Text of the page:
The American experiment began with early settlers enduring hardship and uncertainty. They built a life based upon hope and the faith to endure. In time, they evolved into societies that thrived in a new wilderness because members stuck together, helped each other, and applied what they learned along their journey. Governance bodies were established in early colonies and were essential to survival during challenges by putting the communities’ perseverance into action. They stood strong, evolved smartly, and grew into a nation that became the leader of the world.
Many organizations dream no less, but nonetheless fall short of fulfillment. The differentiator between vision and realization is the discipline of planning. Failure to plan is a plan to fail, and so many do. Even those that plan often don’t plan enough or don’t orchestrate their planning well enough. The world is complex, organizations are full of specialized staff, and people themselves are complicated. Successful organizations recognize they must act on their vision before others, be decisive, and make a difference in the communities they serve, while also being mindful of their challenging environment and the context within which they are judged. This takes a coordinated planning approach.
Notice the pyramid on the one dollar bill. Governance is its base. Principles in the US Constitution of all me created equal along with those of life, liberty, and the pursuit of happiness guide governance. We organize our government into departments just like we compartment our technology into a catalog of service areas to help execute solutions that address the mission our principles compel us to complete. Yet we see our government not progressing toward a destination, but rather governing change. Our principles are steadfast, but our journey is never complete.
The United States employed military discipline, entrepreneurial freedom, and personal character to become the planet’s nation of choice. Apply this success story to your organization. Start a car pool. Invite the Chief Executive Officer (CEO) or agency head to set the vision of where to go and establish regularly measured goals. The CEO represents the Domain, a more generic term for business I use out of respect for my public sector friends. The Domain leader gets the front passenger seat where the maps are stored. Every vehicle needs an Operator to apply the gas and brakes, turn the steering wheel, and monitor the dashboard. A Technologist is important when repairs or maintenance is needed. They are usually innovative and know how to get things done. Keep them in the back seat, but put them next to the window behind the operator so they continue to monitor the dashboard and understand the context of their journey. Across the back seat next to the other window should sit the Program Manager. They’ll hop out to fill the gas tank, ration snacks, and find coupons for all the eating establishments. You’ll find the car pool will get to their destination on time when the Program Manager’s planned 6.535 minute bathroom break duration is strictly adhered to. One last traveler is well placed in the middle back seat. From that vantage point, the Process Coach is able to mentor the other four travelers through the steps of setting direction, operating the vehicle in a manner to reach the destination, managing their resources to arrive in a cost effective manner while achieving the objectives of the trip, hopefully avoiding an expensive and untimely breakdown.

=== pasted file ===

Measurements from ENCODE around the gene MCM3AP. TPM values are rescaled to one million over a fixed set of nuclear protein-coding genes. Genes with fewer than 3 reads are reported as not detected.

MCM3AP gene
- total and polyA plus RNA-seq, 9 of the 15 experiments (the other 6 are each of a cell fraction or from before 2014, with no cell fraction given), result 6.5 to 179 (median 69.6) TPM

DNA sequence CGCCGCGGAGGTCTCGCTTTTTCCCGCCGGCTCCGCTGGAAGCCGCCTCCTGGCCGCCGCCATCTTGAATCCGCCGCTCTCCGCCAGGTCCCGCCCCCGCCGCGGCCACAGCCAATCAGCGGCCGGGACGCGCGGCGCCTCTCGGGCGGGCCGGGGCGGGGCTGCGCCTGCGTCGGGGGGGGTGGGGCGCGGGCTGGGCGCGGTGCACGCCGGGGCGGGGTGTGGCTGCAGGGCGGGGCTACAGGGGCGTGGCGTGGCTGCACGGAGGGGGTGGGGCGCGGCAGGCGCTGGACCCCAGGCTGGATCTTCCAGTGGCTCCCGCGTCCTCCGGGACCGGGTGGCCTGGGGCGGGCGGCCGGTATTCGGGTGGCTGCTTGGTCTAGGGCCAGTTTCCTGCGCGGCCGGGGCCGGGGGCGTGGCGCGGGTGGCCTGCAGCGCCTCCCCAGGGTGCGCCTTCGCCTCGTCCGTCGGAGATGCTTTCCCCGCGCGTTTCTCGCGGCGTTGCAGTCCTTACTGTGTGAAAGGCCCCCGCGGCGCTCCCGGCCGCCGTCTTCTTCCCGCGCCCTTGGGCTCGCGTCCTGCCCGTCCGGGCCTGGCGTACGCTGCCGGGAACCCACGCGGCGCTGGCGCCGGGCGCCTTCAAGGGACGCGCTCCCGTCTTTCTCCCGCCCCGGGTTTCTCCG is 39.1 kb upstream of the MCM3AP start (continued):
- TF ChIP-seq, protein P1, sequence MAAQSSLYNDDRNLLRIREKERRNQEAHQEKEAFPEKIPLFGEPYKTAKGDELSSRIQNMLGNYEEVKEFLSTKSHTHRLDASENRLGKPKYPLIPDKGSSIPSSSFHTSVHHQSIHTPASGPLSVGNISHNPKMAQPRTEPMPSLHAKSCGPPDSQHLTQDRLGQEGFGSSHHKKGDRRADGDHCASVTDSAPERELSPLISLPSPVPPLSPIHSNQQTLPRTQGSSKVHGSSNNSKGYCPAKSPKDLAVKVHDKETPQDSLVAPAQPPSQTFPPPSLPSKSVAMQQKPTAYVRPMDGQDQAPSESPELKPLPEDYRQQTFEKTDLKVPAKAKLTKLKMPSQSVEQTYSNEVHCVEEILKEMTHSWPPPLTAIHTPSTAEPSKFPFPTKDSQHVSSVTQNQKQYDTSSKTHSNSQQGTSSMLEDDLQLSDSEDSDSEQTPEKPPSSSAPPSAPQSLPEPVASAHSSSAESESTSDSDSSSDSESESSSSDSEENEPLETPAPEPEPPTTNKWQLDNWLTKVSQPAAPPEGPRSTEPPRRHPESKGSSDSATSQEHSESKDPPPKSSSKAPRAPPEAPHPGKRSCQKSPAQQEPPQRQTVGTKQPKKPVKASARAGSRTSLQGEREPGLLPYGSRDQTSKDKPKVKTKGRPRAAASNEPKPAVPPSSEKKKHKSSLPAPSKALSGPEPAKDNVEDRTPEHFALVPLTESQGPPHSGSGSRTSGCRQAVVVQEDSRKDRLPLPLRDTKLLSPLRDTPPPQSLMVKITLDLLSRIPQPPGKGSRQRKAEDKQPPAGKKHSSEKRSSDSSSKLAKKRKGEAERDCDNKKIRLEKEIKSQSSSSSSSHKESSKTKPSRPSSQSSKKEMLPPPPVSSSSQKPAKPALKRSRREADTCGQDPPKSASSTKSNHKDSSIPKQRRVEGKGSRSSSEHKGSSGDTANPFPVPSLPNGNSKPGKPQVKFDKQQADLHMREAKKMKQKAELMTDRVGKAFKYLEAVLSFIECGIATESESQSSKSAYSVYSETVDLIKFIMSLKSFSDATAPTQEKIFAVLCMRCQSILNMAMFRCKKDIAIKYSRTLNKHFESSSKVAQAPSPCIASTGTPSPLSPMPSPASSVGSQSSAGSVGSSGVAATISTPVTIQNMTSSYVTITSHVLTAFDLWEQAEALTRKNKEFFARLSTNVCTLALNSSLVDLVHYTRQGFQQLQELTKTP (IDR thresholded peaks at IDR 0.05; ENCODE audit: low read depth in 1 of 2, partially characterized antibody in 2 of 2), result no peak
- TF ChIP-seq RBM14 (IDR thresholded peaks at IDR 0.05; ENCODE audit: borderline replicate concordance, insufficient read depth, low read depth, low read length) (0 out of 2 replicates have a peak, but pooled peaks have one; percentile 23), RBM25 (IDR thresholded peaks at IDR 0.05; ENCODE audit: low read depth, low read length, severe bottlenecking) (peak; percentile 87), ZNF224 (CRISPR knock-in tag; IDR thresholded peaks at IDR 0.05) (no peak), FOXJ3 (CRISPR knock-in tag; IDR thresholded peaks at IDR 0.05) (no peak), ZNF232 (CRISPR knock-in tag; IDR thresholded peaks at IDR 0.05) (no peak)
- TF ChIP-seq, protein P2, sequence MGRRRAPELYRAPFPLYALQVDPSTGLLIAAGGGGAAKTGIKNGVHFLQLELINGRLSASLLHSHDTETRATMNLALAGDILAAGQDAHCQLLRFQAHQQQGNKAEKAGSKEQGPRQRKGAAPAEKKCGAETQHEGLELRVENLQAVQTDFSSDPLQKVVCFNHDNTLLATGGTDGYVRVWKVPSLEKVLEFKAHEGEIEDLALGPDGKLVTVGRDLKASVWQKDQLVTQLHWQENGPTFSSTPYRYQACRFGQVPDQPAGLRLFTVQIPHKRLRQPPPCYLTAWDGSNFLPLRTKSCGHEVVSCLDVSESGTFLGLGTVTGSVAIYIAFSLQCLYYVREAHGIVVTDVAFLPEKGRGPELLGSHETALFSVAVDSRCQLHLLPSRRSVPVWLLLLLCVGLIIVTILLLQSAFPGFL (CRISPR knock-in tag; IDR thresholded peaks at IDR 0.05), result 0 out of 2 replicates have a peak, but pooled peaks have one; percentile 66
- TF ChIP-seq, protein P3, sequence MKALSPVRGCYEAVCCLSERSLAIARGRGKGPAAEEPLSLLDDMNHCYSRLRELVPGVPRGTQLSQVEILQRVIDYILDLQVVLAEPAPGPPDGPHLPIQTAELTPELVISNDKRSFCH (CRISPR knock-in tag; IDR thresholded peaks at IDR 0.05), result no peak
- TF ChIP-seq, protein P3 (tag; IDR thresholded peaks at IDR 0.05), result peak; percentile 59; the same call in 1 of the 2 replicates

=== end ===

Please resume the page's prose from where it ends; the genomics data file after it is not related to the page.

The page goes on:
While this arrangement could lead to fascinating conversations while traveling under hard rains feeding miles of corn, soy, and other uniformly distributed crops, the colocation of these disciplines in the confined space of a vehicle may elicit responses from its membership quite hastily in order to get the perceived tactical objective satisfied. Governances is typically a slow, methodical, and diplomatic approach to sustained success, taking no shortcuts and maintains low risk of failure. These five areas work together on a team to leverage organizational assets, whether material or human wisdom, to achieve higher impact goals. In automation projects, much like the car pool, each of the five contributes to teamwork success. In fact, it is highly likely the team, and hence the organization, will fail should any of the five areas not pull their weight while separating their authority to not only govern their area, but also enable other governance bodies to be effective in their own concerns.
Without governance, there is anarchy. Harmony is achieved when the vision is getting to Las Vegas in 22 hours of driving during the warm evening and cooler morning, monitoring for ample fuel and low gas prices along the way. Adequate inexpensive hotels are found and no incidents are reported. Measurable and realistic goals, minimized risk, enhanced comfort, predictable planned results. Governance is shaped from principles and enables everyone to recognize patterns. Playing together in the sandbox well together requires some rules that everyone can buy into.
Democracies have a legislative branch that defines law, executive branch to enforce them, and a judicial system to determine whether new laws are lawful and discretion to apply them. It is a balanced system when all legs of the stool are interested in holding their end of the seat up. We govern by principles that determine our priorities, and lead to what we do next.
This is where we are heading. Our team is the governance bodies, our vehicle is our governance processes, and our compass is the principles of ABoK™. My job is to prepare and guide your team until you're comfortable enough to carpool together.